Prime Time: Senior Center members burn the mortgage
All I know is I would have felt mighty proud to be a member of the Senior Center back in the '80s. The energy, enthusiasm and great work ethic that these volunteers had was extraordinary to say the least! By 1983, the much-needed building renovation was completed and several new senior programs had been added.
Volunteers continued to hold numerous fundraising projects to keep up with the $1,000 a month mortgage payments and other bills. Actually it was a pretty shaky time money wise. However, when the going got really tough, several organizations came to the rescue. I found a news article which read, "At a time when we were really worried about paying our bills and wondering if we could even keep the doors open, we received generous donations from the VFW, American Legion, American Legion Auxiliary, AARP and other organizations, as well as individuals."
But get a load of this! Between the senior fundraising efforts and the generous donations, not only were they able to keep the doors open but, during the last three months of 1986, they were able to pay an extra $18,000 on the mortgage. And would you believe that this was just enough cash to pay off the rest of the mortgage? What an accomplishment - in six short years the seniors owned their first senior center free and clear. Needless to say this called for a celebration of the highest order. A news article from the February issue of the "Senior Independent" publication (incidentally written by Henrietta Britton) reads, "Volunteers at a brunch in their honor, witnessed the burning of the mortgage for the Bemidji Senior Citizen Center on Monday, Jan. 12, 1989. Participating in the ceremony were members of the original finance committee who were still available to see their dream come true. Holding the mortgage was Ada Holand who had had this dream since 1961. Applying the match was Harry Holand." The mortgage went up in smoke! YA HOO!
Now wouldn't you think those senior volunteers could finally lighten up a little bit on the work and just try to enjoy their digs for a little while at least? But no way! This was far from the end of the dream. Additional improvements such as lowering the ceilings and remodeling the office and kitchen areas were needed in order to make the place more usable for larger groups of people. The last statement in a news article read, "The volunteers do not plan to stop working but plan to continue their efforts to make these new goals a reality!" And work they did! And it paid off in one way. In September 1988, more than 85 senior center volunteers who helped keep the senior center alive and running were honored at an appreciation dinner held at First Lutheran Church. Walter Fenske, vice-president of the governing board of the senior center, thanked the volunteers for a job well done. Bill Britton, co-director of the center, thanked the group for contributing more than 10,000 hours of work at an estimated total value of more than $60,000. He also thanked Jean Thorne, part-time coordinator, for work above and beyond the line of duty.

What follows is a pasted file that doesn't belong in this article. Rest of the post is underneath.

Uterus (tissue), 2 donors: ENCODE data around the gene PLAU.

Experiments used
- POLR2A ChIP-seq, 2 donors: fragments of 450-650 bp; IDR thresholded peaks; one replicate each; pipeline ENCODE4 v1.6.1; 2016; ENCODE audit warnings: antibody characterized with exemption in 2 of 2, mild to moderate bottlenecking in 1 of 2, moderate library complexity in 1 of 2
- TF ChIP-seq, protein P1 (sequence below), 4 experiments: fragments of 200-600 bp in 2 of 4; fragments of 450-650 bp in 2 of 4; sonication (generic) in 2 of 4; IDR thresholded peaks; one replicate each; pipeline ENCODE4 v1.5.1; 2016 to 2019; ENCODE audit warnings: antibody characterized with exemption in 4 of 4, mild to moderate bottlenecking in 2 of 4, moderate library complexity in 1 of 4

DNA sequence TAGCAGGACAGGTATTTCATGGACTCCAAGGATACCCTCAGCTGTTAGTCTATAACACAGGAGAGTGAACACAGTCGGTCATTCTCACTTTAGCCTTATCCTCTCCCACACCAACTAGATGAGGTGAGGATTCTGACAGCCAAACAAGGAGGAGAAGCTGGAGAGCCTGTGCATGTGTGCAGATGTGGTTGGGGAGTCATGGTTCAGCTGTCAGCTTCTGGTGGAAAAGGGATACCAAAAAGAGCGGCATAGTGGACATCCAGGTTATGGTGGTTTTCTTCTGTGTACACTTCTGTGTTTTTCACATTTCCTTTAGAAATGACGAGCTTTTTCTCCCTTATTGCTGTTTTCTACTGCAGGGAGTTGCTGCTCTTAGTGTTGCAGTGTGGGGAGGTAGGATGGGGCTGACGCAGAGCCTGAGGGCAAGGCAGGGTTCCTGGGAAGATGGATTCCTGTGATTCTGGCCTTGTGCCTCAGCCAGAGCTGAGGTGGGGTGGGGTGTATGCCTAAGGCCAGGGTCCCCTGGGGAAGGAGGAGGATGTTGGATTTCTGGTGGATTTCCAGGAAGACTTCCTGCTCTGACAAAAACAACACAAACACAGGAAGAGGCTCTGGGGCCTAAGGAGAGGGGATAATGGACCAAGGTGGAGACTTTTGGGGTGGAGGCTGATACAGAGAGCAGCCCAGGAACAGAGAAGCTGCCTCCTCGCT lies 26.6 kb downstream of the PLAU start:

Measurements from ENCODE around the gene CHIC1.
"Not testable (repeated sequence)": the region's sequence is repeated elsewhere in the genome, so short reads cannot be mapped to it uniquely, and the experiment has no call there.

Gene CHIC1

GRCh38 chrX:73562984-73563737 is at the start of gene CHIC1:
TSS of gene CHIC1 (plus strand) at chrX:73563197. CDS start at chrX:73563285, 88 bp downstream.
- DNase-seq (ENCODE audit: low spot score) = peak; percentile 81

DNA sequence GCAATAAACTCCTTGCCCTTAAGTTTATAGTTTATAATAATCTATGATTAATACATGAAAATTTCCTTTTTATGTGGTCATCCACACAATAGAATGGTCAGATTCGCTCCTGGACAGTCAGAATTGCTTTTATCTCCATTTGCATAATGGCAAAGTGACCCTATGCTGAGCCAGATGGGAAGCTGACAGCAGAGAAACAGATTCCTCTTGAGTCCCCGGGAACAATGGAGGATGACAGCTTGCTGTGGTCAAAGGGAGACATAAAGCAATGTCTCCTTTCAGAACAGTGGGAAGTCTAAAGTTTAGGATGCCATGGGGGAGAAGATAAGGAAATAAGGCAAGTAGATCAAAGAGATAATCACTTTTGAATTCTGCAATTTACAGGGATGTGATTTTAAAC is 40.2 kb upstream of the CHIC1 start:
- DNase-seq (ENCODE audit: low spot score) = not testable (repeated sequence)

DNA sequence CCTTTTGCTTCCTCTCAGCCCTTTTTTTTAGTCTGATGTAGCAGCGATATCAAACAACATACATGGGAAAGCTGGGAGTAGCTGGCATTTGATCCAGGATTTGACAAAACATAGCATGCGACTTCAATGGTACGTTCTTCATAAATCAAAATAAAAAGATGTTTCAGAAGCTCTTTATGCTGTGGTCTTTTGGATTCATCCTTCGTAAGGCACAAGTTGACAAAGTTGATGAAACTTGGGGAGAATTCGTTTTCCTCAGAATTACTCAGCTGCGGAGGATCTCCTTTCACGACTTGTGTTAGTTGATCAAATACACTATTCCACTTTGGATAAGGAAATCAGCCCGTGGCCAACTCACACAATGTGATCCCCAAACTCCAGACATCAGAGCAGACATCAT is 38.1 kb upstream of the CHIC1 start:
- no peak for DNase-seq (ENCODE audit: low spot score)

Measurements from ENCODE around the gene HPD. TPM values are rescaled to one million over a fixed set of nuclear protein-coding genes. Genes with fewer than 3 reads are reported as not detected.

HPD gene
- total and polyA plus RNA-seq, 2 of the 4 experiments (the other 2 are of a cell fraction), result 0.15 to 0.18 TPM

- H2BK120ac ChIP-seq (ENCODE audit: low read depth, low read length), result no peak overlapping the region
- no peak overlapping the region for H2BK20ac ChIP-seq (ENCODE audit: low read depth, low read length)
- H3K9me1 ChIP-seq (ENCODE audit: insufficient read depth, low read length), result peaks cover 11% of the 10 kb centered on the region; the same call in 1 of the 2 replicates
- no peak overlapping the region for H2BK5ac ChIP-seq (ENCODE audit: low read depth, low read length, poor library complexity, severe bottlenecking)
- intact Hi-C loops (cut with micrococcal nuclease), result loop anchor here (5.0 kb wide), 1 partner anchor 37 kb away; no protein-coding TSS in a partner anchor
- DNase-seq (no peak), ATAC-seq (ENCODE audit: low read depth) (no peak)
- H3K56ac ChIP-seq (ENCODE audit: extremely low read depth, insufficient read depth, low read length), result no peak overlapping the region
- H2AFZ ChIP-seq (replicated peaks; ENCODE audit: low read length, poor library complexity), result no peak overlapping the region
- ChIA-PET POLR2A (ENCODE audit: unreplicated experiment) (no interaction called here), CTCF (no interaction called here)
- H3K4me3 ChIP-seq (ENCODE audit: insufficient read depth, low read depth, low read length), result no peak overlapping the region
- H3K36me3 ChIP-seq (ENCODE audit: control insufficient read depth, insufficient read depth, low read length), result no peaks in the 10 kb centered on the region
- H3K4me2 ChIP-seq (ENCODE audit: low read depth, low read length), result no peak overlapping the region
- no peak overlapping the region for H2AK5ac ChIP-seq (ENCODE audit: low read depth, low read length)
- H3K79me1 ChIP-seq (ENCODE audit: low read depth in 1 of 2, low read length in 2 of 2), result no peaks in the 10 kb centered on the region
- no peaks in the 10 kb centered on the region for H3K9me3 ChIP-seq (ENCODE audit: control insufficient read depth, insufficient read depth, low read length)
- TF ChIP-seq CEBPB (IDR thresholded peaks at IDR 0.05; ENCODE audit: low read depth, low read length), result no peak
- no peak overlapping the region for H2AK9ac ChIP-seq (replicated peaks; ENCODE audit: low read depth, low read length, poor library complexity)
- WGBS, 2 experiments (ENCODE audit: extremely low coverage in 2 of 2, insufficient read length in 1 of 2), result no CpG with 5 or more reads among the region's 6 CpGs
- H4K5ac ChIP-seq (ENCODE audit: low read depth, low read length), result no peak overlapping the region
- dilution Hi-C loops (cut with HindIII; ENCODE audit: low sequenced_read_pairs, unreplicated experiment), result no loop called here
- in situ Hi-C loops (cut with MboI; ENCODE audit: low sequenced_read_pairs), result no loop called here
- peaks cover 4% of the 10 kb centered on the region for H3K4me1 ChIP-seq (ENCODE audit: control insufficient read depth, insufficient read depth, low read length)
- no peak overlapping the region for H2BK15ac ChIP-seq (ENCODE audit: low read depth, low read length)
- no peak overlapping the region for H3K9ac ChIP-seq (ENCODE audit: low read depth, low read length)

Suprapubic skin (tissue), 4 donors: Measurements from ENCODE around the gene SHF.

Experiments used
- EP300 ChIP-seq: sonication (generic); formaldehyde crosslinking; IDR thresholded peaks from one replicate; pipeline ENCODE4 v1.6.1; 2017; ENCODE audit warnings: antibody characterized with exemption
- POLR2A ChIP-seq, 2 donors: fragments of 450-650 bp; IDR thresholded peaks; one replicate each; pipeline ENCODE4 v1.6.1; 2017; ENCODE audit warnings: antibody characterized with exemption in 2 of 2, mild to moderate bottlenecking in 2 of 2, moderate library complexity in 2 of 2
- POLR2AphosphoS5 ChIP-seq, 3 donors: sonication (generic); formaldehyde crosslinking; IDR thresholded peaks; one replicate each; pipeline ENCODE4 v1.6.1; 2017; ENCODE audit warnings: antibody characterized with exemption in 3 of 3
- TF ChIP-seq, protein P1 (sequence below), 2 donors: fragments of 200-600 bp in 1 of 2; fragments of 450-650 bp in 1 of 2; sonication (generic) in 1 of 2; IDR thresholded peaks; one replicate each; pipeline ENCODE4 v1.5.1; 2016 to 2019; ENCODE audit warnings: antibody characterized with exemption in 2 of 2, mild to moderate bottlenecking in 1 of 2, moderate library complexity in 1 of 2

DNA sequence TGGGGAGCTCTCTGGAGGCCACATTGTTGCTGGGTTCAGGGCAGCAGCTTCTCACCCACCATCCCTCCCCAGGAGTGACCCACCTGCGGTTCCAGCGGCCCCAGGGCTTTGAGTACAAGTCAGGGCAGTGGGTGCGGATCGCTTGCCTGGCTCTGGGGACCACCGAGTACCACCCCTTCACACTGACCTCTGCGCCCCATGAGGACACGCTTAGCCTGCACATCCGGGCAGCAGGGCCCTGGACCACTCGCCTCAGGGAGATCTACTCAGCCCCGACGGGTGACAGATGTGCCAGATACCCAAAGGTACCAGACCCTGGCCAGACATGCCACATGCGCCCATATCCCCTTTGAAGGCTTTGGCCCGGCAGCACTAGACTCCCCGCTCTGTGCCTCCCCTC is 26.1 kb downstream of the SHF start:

So the '80s ended up on a pretty positive note. A newspaper article titled "Sr. Center in good Shape after hard pull in '89" reads, "More than 65 card-carrying members of the Beltrami County Sr. Citizens Center attended the 4th Annual Meeting, held Sept. 26 in the center's main meeting room. President Walter Fenske presided at the lively session which lasted almost 3 hours as many reports of department heads and officers of the center made their presentations. Much work has been done at the Center in the last year, and Henrietta Britton reported the finances to be in a good state of affairs. She also presented a budget for the needs of next year 's activities."
So from the sounds of it, things were going very well. But not well enough to suit the likes of these seniors! They could never be OK with things just the way they were. They were always thinking outside the box. They continued to dream. They would find a way to make their center even bigger and better!
Watch for their next exciting adventure in the final chapter of the senior center saga.
In 1985, Harry Holand and Ann Stennes, a couple of pioneer workers who helped get the senior center off the ground, were honored at the Beltrami County Fair and then went on to be honored at the Minnesota State Fair. These two people volunteered in many capacities. Ann Stennes was a great lady and an extraordinary volunteer. She was often heard to say "If you think you have a lot to do when you're younger, wait until you retire."
The Happy Wanderers is a musical group of three women who have been performing and entertaining in this area for a very long time. In fact according to Mavis Winger, guitar player and leader of the group, "We started way back in the '80s and we may very well have been the first musical entertainment at 421 Beltrami. Ada Holand or Carl Wolfe would call us and ask us to sing during the lunch hour."
She said Harry Holand's brother had written a song and she remembers singing it at Christmas. Mavis said there were very few singing groups at that time and certainly no female groups.
"We were invited to sing all over - even Minneapolis." Mavis learned guitar at the age of 6, and she and her friends learned songs by listening to records. There were three members in the original group. Two members of the original group still work together, Ardell Lewis and Mavis Winger. The third member, Beverly Petrie, died in 1998. Rose Erickson now is the third member of the group.
Ann Daley and Pat Kroeplin are Paul Bunyan Senior Activity Center volunteers.